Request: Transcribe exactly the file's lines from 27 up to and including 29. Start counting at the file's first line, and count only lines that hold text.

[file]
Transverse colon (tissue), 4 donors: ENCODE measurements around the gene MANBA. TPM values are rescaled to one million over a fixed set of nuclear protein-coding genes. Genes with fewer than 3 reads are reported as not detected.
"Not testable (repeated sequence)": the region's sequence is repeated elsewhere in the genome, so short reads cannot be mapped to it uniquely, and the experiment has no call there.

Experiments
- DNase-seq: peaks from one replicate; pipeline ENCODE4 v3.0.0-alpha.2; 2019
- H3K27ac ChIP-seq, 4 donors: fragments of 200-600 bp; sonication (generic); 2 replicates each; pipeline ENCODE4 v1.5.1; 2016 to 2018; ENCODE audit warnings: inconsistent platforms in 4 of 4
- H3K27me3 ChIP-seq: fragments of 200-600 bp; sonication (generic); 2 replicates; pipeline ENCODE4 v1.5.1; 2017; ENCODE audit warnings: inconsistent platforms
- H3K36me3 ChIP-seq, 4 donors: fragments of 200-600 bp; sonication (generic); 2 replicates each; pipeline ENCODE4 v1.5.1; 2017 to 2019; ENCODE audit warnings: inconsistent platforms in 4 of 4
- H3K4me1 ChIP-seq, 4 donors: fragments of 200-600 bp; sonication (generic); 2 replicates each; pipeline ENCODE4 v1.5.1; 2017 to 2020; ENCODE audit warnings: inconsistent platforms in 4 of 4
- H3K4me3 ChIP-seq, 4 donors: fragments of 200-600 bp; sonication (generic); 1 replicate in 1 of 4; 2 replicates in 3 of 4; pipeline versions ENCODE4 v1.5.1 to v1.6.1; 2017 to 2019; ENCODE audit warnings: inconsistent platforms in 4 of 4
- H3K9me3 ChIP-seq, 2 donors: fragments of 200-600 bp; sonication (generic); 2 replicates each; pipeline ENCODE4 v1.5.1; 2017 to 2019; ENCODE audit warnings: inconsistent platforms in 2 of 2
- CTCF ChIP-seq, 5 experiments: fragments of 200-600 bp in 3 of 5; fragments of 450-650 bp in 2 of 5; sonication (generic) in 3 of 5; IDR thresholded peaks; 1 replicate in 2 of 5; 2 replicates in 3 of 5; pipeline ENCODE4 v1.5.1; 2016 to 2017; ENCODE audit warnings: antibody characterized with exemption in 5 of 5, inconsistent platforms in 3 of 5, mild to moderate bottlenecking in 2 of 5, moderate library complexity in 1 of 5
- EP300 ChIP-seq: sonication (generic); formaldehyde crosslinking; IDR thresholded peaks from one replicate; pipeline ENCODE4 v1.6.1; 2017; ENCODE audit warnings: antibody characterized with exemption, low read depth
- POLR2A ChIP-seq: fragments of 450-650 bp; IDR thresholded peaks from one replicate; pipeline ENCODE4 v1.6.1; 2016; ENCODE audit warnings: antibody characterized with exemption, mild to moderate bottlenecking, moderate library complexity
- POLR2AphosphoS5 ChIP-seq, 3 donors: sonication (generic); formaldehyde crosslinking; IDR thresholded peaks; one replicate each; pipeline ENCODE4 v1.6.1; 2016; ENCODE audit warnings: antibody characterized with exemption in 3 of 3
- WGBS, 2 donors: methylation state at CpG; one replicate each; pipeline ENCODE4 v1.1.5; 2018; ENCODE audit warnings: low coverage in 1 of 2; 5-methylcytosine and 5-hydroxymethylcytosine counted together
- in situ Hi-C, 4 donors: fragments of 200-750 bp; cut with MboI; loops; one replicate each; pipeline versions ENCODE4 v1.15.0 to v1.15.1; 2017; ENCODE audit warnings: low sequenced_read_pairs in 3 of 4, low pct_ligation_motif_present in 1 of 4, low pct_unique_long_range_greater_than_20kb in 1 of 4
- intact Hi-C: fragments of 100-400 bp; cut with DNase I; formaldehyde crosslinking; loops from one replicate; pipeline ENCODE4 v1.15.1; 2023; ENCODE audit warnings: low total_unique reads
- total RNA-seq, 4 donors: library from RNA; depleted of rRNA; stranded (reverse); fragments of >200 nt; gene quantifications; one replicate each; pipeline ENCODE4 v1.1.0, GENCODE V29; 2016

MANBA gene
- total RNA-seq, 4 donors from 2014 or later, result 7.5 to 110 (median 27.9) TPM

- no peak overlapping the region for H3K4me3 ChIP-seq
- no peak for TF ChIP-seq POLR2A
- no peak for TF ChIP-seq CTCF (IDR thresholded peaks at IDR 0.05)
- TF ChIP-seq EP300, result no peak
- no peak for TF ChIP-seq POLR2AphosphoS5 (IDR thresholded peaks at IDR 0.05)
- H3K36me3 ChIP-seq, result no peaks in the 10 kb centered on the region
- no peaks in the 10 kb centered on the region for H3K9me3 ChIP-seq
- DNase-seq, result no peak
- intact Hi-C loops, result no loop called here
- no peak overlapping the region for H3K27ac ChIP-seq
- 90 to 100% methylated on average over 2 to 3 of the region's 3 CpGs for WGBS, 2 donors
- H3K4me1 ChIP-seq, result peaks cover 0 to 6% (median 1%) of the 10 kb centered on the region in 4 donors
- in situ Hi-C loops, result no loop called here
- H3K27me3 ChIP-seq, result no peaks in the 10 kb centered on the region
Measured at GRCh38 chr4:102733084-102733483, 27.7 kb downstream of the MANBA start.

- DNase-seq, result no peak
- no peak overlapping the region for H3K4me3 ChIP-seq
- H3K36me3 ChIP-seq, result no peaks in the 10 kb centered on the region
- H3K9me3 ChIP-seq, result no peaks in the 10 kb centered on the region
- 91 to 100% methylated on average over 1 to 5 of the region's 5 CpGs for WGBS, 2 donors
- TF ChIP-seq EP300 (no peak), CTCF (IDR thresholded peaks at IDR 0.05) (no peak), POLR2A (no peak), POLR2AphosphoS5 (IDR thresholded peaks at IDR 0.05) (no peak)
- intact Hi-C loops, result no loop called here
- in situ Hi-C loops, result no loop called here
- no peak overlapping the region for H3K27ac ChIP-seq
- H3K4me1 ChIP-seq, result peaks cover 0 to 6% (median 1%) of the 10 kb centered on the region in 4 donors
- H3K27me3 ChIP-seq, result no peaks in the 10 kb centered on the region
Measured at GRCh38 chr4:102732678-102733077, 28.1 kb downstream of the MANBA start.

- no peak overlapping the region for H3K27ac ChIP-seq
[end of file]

- no peaks in the 10 kb centered on the region for H3K9me3 ChIP-seq
- DNase-seq, result no peak
- intact Hi-C loops, result no loop called here